User stories fail, now what?

In order to design a better experience for users, we need to understand them better. User stories have been used in agile methodology to encapsulate user needs and help the team stay user focused. However, Alan Klement, former Product Designer at Interactive Pioneers, believes user stories have two problems: the ambiguity of definition of persona often leads to different interpretation among team members; and all too often people would put down the solution instead of expected outcome. Instead, he advocates for using job stories, which is adapted from the job-to-be-done theory for ux design context.

Below, I’ve highlighted the job story practice for you to have an overview of the methodology.

What is job story

Similar to user story, job story follows a basic format:

[ A moment of frustration ] + [ how progress is visualized ] + [ how life is better ]
The job story encourages the product’s design process to focus on context, causality and motivations instead of assumptions, subjectiveness, personas and implementations.

An example of this would be:

When I’m presenting my visual design and I’m worried that people will reject its merits, I want something objective to back it up, so that people will see and discuss the design with less subjective bias.

Extracted from Replacing the user story with the job story

Job story focus on adding contextual information

Instead of starting with “As…” like the format of user story, job story starts with “When…”. In fact, the more details we have about users’ situation, the more likely we can provide the right solution at the right time:

Let’s compare:
When I want something to eat….
When I’m in a rush and want a something to eat….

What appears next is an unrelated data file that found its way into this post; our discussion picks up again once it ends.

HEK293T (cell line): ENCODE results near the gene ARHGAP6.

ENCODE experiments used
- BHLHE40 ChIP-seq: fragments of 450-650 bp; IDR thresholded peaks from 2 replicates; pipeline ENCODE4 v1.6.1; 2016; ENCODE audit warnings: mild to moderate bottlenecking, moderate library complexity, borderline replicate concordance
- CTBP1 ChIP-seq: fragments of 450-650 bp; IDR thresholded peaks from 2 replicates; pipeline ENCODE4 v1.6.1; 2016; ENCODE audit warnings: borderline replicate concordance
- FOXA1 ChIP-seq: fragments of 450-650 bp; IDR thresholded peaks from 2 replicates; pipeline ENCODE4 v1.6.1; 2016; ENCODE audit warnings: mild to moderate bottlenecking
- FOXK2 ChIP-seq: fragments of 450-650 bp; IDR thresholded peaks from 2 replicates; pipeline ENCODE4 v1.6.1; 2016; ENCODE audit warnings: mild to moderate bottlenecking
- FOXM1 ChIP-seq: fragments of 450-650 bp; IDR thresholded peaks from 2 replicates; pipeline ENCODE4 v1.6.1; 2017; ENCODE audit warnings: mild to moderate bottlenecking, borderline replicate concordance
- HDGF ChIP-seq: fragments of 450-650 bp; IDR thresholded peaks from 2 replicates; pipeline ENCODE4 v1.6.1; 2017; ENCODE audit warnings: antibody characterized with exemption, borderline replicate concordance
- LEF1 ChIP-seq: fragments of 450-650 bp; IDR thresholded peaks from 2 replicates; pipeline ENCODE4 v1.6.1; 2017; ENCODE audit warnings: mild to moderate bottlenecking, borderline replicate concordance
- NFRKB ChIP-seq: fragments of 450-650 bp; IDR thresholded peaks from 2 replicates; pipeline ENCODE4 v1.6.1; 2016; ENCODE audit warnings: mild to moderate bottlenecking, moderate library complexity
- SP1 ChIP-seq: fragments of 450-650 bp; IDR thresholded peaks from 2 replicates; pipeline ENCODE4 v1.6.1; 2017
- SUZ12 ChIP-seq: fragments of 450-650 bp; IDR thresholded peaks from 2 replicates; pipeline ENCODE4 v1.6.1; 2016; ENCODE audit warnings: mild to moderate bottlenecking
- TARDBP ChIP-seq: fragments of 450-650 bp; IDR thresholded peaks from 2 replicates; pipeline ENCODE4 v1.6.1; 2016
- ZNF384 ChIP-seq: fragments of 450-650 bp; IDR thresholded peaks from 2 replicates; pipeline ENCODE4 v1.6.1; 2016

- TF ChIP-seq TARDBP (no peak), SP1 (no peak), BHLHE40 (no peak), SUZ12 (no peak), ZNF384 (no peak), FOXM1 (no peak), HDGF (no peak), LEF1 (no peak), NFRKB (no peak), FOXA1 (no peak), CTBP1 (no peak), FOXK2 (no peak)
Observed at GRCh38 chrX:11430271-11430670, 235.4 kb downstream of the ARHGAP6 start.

When I’m in a rush, I’m starving and want something to eat….
When I’m in a rush, starving, need something I can eat with one hand while ‘on the go’, am not sure when the next time I’ll be able to eat, …
The more context we have for the situation, the better I can design a solution. In version #1, a sit down restaurant will work. In version #4, perhaps a slice of pizza or snickers bar will work best.

Extracted from 5 tips for writing a job story

Job story focus on motivations

Asking a few more “whys” behind the direct outcome:

Here are examples of tasks. They are not Jobs: Mow the lawn. Cut a straight line. Listen to music. Increase profits by 15%. Store and retrieve music. Transport surfboards. Clean teeth. Drill a quarter inch hole. Prepare a healthy meal. Plan a birthday party. Search for information. Use small snippets of time productively. Clean clothes at home. Get from Point A to Point B…
Tasks tell you what customers do with a solution. They don’t tell you why they do it. Jobs, on the other hand, are the emotional struggles customers face to better their lives. It’s what’s motivating them to seek a solution. Innovation starts by answering “why”. Not “how” or “what”.
It’s not measure my weight, track my weight, measure my blood pressure, share my vitals with my doctor
It’s help motivate me, make me feel accountable, help me stop lying to myself and others, put me in control of my health, help me harness the love from my friends and family…These are Jobs.

Extracted from Penn Jillette gets jtbd

Job story focus on forces

To examine specific feelings of the user when he/she encounter the situation:

When I’m using my tablet and encounter a problem, I want to get help right away so I can finish what I started.
Let’s stick with the motivational part: I want to get help right away and add some forces:
When I’m using my tablet and encounter a problem….
I want to get help right away…
Force: I’m irritated because I was in the middle of something…
Force: I’m nervous I won’t finish what I was just doing…
Force: I get nervous asking for help…
Force: Asking for help might make me look stupid
Force: I’m shy about showing what I’m working on to someone else…
Expected Outcome:
So I can finish what I started.

Extracted from 5 tips for writing a job story

If you are interested to know more, here is a list of related articles to digest:

On the product level, you can use jobOutline

Replace persona with character

All credit goes to the original author

Who am I?

I am a UX designer at I came across Alan Klement’s articles about replacing user stories with job stories and found it very enlightening. I would try to apply the theory into my daily job and keep experimenting with it. If you want to know how I will apply the theory into practice,|EXCITING EXPERIMENTS!| please follow me on medium.